Exiting rotation is the next area in which problems occur. The tendency is to fall out of the turn, and the greatest problems happen when the exit is to semi-closed position. When exiting a telemark family in semi, two things should happen: the upper body should stop rotation early and the lower body (hips) continues the turn a little bit more so that the bodies retain their connection and counterbalance and the feet are placed to facilitate the next step. An additional concept is to think of the hips and head being connected . . . it really assists the counterbalance. Care should also be taken in head positions for both man and lady. The tendency is to allow the spine to tilt forward which brings the heads forward. When landing in semi on the man’s left (lady’s right) think proud left side to keep the spine vertical which keeps the head back.

Let’s take a quick look at turning action itself that applies to all turns. All turns start with a commencement of turn in the body while on the standing foot. On left turns the first step is taken forward in the direction of the supporting foot which momentarily creates a slight contra position between the body & foot. On right turns, the first step is taken at an angle to the supporting foot in alignment with the body. If you measure turn by the change in foot alignment, that makes the left turns late (turn happens after weight is on the foot) and right turns early (turn is made before weight is on the foot).

Now for a brief look at some figures and the little things that happen in each --

The above actions describe the basic actions needed for the open and closed telemark. Make sure that foot turn is not occurring on step one. If more turn is needed, think of stepping a little wider (to the partner’s elbow) but not allowing the foot to turn. Ensure that the man is swinging past rather than around the lady and check your finishing positions, including spine, head, and hip alignments. On telespins, look to make sure there is constant rotation throughout the turn and make sure the man has placed the foot side and back to open the door for the lady. There is a definite tendency for men to stop rotation when they point the left foot back, which forces too quick a turn as they restart the turning action. Be careful too not to look at the lady as you point the left foot; this stops the turning as well and causes loss of counterbalance.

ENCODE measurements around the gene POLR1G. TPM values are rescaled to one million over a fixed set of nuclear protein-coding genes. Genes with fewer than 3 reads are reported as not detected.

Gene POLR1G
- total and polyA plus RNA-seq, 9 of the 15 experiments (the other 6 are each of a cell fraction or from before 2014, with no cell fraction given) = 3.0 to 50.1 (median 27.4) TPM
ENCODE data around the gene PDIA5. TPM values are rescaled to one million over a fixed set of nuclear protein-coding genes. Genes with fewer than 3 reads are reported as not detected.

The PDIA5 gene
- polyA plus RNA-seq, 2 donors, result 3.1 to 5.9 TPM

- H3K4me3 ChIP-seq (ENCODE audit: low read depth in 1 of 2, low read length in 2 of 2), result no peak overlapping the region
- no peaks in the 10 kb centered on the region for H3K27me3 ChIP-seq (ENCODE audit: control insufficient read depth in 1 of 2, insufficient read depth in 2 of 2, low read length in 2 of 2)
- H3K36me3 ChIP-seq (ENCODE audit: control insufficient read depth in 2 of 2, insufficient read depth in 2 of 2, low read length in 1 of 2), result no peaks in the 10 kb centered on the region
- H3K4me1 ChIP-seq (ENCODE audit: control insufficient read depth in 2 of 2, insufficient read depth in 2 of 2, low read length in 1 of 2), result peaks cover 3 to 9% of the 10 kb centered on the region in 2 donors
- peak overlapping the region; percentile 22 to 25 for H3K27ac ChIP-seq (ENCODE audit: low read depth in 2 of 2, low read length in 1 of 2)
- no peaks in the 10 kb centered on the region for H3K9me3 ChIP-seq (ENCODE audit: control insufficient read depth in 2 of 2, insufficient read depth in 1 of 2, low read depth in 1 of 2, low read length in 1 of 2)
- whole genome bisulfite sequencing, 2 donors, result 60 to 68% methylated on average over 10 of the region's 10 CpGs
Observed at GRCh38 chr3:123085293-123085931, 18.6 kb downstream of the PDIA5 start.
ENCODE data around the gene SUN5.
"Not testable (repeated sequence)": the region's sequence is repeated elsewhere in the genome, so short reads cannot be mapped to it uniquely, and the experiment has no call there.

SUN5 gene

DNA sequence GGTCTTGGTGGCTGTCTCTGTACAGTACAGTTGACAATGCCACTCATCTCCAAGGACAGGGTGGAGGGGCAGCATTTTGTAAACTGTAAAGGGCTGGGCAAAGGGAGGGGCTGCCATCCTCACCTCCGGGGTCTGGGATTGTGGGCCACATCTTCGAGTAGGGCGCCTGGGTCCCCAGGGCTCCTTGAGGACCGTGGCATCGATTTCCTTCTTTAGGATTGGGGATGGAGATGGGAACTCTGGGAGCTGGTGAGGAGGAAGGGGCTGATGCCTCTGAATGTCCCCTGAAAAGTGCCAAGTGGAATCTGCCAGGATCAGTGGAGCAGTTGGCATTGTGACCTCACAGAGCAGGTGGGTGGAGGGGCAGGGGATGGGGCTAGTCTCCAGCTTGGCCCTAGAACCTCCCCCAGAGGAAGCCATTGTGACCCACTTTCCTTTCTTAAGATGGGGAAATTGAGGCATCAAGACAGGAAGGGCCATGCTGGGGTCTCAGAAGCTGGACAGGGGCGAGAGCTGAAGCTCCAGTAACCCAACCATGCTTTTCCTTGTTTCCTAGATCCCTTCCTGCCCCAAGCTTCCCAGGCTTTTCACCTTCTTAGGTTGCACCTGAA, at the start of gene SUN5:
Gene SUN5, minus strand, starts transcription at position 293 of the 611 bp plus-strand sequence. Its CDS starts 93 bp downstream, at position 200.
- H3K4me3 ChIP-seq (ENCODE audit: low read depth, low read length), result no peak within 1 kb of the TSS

The standard natural telemark has 3/4 turn and lowering at the end of the third weight change; however, when using that action in a hover cross or continuous hover cross, the turn is greater (almost one full turn), and there is no lowering on step three. On a double natural telemark, even though there is the overturn of the natural telemark, there will be lowering on step three. Another trap for dancers on the double natural telemark and continuous hover telemark is step four; the man keeps his body rotating but slightly delays his fourth step to allow the lady to move in front of him. Stepping too early blocks the lady and momentarily stops the turn.

The double telemark is probably one of the most difficult in this series because of the difficulty in getting the over turn of the telemark (7/8 rather than 3/4) and being in a good semi-closed for the pickup on the thru step. Head weight here is critical; also there is a strong tendency to not lower well at the end of the first telemark. Another issue is trying to pick the lady up too quickly. Remember the rate of turn starts after the thru step is taken and is steady. A source of this problem goes back to our old way of counting the step timing (123;&123). Not only is this musically incorrect, it leads to snatching the pickup action. The revised timing now in the manual encourages a better thru step (123;1&23). An acceptable alternate timing does this as well (123;12&3).

These tips address the most common telemarks that we encounter. Hopefully they can provide a guide for your dancing of this family of figures. A summery of the key points: realize they are heel turns (early rise for man); swing the hip upward to create swing, thus sway; dance past, not around, the lady; watch your head positions; maintain continuous rotation once it starts; be aware of those figures where you lower in the middle of the action and those figures where you don’t; and strive to maintain counterbalance and connection

This article is based on clinic notes published for the Roundalab annual convention, 2007; published in the Dixie Round Dance Council (DRDC) Newsletter, April 2012.